I was sufficiently taken with this piece in the Fin that I asked it’s author Peter Cebon of the Melbourne Uni Business School if I could republish it here.
Were told that the root cause of the current financial crisis is a few regional financiers selling dodgy mortgages to poor people. How can that be? The sub-prime mortgage market is a small portion of the U.S. mortgage market, which is a small portion of the U.S. credit market, which is a small portion of the global credit market. How can defaults in a sub-sub-sub-market destroy banks in two continents and send countries bankrupt?
In his landmark analysis of the Three Mile Island nuclear accident, sociologist Charles Perrow argued that that meltdown was not caused by any particular component or operator failure. Rather, it was caused by a number of small component failures that interacted in unpredicted ways to escalate to a catastrophe. Those failures included a valve that didnt reseat properly, a meter which gave deceptive information, another meter that didnt work properly, and some perceptual errors by the operators.
If a system has high interactive complexity, it is hard to predict the impact of a particular action on the other elements within the system. If a system is tightly coupled, it means that an action at one point propagates rapidly throughout. Perrow argued that systems with high interactive complexity and tight coupling are more prone to systems accidents.
The financial sector meltdown is also a systems accident. However, in this case, no failures are interacting. With the possible exception of a U.S. Securities Exchange Commission decision, in 2004, to eliminate the capital reserve requirements of investment banks, it is hard to say that anyone erred, anywhere up the food chain from the mortgagees to the banks. Rather, people just innovated so they could do their job better, and those innovations interacted. One group innovated by creating the sub-prime mortgage category; another by finding a way to lend people the deposits on their homes; a third by working out how to slice and dice the mortgages and combine them with bonds to turn them into securities; a fourth by working out how to price those securities using mathematical formulae. The list goes on.
Innovators deploy resources in novel ways to produce desired outcomes. Innovations come in two varieties: radical and regular. Radical innovations bring new resources to bear on an old problem. For instance, LEDs produce light using fundamentally different technologies and materials than Tungsten filaments. Similarly, repackaging mortgages and bonds into tradeable securities was a radical change from banks holding individual mortgages on customers properties. In addition to fundamentally transforming a core technical process, radical innovations change the way the artefact interacts with the rest of the system. Just as LEDs produce much less heat than Tungsten bulbs, but require a much more stable voltage, securitized debt instruments created fundamentally different relationships between the mortgage and the rest of the financial system. One change was that the mortgage issuer had much less interest in the debt they had bought, because they were rid of it as soon as they sold it to the investment bank that repackaged it. Another is that the instruments are so complicated that it is no longer possible to trace where the risk associated with a particular mortgage is located, which means the securities cannot be turned back into mortgages. A third is that instead of being held locally, the mortgage is now smeared across the globe. It is highly unlikely that the mathematicians who invented these instruments, or the regulators who regulate them, even considered these impacts, let alone thought about their implications. That is, a secondary consequence of radical innovations is that they change the linkages within the larger system, and make it harder to understand and analyse. Radical innovations increase interactive complexity and increase the possibility of mis-matches between reality and what regulators assume they are regulating.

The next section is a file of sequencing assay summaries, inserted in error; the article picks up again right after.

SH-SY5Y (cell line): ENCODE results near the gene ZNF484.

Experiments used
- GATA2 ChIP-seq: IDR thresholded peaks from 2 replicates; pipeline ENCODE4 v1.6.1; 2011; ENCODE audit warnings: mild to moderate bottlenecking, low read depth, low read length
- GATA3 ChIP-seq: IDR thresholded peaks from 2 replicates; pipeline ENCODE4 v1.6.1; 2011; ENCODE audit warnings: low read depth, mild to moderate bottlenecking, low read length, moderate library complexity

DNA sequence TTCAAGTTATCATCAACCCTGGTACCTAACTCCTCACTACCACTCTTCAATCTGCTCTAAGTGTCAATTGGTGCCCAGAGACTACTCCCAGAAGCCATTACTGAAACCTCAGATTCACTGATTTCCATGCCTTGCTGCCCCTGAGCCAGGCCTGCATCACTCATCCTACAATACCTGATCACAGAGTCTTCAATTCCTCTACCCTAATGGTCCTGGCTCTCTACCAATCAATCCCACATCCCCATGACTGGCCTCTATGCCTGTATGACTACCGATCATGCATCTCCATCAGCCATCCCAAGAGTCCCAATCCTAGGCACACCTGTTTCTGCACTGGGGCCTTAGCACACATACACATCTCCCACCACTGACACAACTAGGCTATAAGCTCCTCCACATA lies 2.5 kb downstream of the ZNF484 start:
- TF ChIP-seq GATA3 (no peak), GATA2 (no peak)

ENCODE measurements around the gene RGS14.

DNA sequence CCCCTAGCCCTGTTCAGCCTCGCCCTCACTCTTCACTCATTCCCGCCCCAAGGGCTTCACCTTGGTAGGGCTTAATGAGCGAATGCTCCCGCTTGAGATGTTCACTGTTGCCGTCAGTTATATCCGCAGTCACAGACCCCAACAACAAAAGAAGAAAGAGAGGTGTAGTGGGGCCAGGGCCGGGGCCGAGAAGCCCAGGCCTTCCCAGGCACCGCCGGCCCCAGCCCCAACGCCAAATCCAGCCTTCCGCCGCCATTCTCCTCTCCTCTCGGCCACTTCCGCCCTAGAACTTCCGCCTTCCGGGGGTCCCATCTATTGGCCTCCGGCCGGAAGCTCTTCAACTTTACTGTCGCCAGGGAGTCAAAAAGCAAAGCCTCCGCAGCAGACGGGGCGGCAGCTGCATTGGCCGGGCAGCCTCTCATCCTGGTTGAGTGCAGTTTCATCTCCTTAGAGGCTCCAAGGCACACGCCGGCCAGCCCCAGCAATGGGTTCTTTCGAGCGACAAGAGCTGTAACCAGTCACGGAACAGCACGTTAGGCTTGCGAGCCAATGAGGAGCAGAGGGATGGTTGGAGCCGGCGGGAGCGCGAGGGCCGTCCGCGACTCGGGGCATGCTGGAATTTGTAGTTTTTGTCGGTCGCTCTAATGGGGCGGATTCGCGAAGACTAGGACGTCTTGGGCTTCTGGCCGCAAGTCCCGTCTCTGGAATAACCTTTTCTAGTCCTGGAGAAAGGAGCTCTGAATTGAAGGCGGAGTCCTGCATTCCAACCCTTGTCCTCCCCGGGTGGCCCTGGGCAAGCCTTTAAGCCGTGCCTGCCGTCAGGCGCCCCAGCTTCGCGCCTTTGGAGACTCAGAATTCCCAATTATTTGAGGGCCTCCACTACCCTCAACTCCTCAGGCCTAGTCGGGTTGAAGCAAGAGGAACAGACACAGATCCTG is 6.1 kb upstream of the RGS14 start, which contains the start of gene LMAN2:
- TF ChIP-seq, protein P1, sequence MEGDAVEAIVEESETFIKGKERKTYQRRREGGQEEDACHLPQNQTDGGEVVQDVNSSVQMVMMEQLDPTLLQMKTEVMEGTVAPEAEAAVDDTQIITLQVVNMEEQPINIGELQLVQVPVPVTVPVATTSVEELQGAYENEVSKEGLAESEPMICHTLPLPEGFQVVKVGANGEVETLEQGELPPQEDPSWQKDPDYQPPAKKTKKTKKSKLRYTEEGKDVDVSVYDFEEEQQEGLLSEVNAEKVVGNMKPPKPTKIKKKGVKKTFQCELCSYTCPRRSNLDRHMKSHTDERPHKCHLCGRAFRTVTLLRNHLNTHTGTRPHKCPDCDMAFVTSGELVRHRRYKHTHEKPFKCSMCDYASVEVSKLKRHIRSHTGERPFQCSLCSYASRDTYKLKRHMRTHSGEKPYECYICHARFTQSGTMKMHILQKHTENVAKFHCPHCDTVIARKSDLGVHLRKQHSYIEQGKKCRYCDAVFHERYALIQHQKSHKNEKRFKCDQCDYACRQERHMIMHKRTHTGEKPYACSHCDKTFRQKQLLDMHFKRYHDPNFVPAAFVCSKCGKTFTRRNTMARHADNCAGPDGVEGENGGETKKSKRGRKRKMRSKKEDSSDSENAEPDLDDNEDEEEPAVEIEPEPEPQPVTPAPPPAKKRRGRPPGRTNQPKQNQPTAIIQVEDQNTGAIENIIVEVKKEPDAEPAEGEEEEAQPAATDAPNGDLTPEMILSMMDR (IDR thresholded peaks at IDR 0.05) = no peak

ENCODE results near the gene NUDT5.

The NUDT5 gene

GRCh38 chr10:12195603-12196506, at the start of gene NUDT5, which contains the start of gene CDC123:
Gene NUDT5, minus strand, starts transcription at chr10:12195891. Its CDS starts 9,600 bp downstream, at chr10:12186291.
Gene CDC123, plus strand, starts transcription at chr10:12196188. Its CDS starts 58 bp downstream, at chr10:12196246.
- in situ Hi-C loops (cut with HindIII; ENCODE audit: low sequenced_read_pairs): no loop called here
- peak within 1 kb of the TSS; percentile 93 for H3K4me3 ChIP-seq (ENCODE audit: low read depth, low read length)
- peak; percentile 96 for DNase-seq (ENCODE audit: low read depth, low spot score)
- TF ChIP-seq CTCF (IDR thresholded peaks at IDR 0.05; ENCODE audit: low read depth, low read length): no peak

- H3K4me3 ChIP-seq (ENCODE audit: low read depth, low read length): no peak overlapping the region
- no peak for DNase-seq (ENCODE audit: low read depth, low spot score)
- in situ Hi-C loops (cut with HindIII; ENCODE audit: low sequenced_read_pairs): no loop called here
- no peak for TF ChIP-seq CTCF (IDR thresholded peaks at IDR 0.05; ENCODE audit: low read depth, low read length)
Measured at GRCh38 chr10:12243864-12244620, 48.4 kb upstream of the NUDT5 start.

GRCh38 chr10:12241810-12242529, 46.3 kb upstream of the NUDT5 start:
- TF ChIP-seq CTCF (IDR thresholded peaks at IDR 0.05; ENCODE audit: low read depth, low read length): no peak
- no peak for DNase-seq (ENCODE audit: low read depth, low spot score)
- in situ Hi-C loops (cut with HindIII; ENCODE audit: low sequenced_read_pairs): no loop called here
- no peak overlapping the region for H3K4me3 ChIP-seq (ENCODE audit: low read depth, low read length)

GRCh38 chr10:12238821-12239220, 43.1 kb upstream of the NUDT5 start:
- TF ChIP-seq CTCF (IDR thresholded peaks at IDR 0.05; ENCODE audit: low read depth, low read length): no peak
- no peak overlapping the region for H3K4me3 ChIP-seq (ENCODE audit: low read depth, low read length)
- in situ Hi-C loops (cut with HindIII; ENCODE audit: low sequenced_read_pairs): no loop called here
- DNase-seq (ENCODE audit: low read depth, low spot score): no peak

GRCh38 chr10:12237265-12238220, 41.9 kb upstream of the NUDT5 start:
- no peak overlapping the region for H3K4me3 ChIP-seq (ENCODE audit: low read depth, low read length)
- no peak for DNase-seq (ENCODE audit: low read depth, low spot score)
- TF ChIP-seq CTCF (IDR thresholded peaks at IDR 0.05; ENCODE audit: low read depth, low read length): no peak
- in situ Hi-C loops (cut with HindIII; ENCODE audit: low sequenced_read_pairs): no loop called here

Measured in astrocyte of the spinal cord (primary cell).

Regular innovations generally involve using the same resources more efficiently. As a result, regular innovations tighten coupling. Every generation of computer chip is basically the same as the one before, but the chips are faster because the engineers find ways of making the lines in the Silicon thinner, and packing the transistors more tightly. Similarly, a sub-prime mortgage is basically a regular mortgage, pitched at a different market segment, as is a loan provided so people dont need to actually have the deposit. By deploying resources more efficiently, innovators remove slack from the total system. That is, each regular innovation makes the system more likely to propagate, rather than absorb, things that go wrong.
Consequently, no smoking gun explains the meltdown. Everyone, with the possible exception of the regulators, just did their job. The meltdown occurred because of the way the mis-matches between the innovations and the regulatory environment interacted. The consequence is almost incomprehensible, given the root sources a collapse in the market for inter-bank lending.
These days, everyone seems to think innovation is a great thing. While innovation can be incredibly valuable, all innovations, whether in genetically modified organisms or financial instruments, can have dire and unpredictable consequences. Consequently, an innovation economy needs a strong and intelligent regulatory regime that manages the systemic risks to ensure that the system as a whole has adequate buffers and safeguards.